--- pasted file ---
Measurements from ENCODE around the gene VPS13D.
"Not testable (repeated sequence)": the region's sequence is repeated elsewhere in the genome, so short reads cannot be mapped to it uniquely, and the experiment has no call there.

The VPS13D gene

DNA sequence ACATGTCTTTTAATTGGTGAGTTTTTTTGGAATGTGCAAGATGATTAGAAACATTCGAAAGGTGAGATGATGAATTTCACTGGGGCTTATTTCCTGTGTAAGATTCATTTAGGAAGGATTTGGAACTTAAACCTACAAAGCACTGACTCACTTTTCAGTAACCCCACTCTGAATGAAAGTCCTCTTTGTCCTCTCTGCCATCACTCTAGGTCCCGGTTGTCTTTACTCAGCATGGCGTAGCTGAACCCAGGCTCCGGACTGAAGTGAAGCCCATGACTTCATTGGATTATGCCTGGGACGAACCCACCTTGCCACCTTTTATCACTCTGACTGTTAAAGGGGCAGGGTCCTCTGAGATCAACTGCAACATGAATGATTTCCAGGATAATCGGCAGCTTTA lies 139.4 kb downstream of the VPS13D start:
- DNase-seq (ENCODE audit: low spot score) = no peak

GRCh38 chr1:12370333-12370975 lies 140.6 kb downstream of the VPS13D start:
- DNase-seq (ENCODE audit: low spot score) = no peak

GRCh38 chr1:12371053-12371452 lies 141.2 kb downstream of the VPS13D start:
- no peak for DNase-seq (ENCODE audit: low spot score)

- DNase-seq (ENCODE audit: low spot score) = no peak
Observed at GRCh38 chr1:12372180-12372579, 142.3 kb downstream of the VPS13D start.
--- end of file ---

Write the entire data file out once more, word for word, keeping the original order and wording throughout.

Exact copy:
Measurements from ENCODE around the gene VPS13D.
"Not testable (repeated sequence)": the region's sequence is repeated elsewhere in the genome, so short reads cannot be mapped to it uniquely, and the experiment has no call there.

The VPS13D gene

DNA sequence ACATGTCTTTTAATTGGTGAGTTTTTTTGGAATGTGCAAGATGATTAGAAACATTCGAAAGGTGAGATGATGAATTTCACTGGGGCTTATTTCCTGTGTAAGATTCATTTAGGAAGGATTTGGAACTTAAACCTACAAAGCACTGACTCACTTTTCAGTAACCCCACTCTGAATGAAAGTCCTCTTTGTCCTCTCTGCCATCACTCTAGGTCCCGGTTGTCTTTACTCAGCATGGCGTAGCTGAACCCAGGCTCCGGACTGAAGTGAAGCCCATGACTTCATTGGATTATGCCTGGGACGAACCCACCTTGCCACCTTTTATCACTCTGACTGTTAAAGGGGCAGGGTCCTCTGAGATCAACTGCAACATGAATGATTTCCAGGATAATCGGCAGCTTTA lies 139.4 kb downstream of the VPS13D start:
- DNase-seq (ENCODE audit: low spot score) = no peak

GRCh38 chr1:12370333-12370975 lies 140.6 kb downstream of the VPS13D start:
- DNase-seq (ENCODE audit: low spot score) = no peak

GRCh38 chr1:12371053-12371452 lies 141.2 kb downstream of the VPS13D start:
- no peak for DNase-seq (ENCODE audit: low spot score)

- DNase-seq (ENCODE audit: low spot score) = no peak
Observed at GRCh38 chr1:12372180-12372579, 142.3 kb downstream of the VPS13D start.